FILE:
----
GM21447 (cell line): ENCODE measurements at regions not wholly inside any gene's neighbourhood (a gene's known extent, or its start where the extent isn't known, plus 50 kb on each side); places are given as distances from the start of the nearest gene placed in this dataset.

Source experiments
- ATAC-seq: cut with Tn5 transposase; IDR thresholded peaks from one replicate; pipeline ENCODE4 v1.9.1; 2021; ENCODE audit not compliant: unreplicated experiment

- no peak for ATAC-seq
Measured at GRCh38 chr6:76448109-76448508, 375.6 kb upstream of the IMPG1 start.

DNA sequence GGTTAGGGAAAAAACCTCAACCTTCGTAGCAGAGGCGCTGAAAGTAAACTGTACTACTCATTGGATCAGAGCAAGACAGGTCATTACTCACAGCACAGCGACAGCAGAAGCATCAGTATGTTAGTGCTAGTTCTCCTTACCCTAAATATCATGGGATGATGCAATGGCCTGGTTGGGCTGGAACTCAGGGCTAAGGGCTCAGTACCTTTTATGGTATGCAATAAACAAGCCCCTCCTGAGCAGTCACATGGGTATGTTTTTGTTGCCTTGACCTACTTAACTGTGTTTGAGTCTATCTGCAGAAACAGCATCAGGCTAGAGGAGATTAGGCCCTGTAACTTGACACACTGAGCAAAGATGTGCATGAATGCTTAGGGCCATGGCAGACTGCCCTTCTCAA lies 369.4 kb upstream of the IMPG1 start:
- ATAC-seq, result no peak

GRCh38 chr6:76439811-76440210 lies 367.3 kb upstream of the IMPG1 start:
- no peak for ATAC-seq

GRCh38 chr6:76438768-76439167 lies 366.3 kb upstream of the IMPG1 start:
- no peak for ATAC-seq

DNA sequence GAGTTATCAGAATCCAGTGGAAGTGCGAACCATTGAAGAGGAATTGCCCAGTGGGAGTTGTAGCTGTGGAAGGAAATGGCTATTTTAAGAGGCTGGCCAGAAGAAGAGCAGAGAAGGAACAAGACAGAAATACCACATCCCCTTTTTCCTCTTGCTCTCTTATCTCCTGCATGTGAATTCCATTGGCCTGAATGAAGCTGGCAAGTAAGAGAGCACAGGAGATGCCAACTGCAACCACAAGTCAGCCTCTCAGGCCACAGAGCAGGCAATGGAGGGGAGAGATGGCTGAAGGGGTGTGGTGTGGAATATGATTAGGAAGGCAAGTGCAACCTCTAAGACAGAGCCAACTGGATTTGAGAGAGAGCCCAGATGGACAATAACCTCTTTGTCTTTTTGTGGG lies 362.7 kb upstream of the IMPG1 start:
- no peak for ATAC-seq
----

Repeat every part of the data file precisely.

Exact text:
GM21447 (cell line): ENCODE measurements at regions not wholly inside any gene's neighbourhood (a gene's known extent, or its start where the extent isn't known, plus 50 kb on each side); places are given as distances from the start of the nearest gene placed in this dataset.

Source experiments
- ATAC-seq: cut with Tn5 transposase; IDR thresholded peaks from one replicate; pipeline ENCODE4 v1.9.1; 2021; ENCODE audit not compliant: unreplicated experiment

- no peak for ATAC-seq
Measured at GRCh38 chr6:76448109-76448508, 375.6 kb upstream of the IMPG1 start.

DNA sequence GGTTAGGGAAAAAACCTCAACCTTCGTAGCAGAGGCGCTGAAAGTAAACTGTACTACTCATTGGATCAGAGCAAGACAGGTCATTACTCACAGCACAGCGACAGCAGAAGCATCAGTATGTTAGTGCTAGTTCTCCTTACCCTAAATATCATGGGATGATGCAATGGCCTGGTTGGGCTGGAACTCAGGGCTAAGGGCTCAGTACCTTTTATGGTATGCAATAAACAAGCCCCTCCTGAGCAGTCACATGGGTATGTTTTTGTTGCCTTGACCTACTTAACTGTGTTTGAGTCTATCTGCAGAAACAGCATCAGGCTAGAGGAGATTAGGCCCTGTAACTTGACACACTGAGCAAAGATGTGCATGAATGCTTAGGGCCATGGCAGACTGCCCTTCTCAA lies 369.4 kb upstream of the IMPG1 start:
- ATAC-seq, result no peak

GRCh38 chr6:76439811-76440210 lies 367.3 kb upstream of the IMPG1 start:
- no peak for ATAC-seq

GRCh38 chr6:76438768-76439167 lies 366.3 kb upstream of the IMPG1 start:
- no peak for ATAC-seq

DNA sequence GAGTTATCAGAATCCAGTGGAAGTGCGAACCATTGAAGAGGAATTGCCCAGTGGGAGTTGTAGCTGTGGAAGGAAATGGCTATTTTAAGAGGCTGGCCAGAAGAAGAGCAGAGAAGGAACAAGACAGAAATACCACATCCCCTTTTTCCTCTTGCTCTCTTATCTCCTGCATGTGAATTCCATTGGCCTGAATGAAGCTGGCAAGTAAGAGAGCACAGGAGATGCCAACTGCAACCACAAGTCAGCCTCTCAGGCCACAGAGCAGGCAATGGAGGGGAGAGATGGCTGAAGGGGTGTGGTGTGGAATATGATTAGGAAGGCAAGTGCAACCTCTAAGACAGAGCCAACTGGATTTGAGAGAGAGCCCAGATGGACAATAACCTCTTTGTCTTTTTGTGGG lies 362.7 kb upstream of the IMPG1 start:
- no peak for ATAC-seq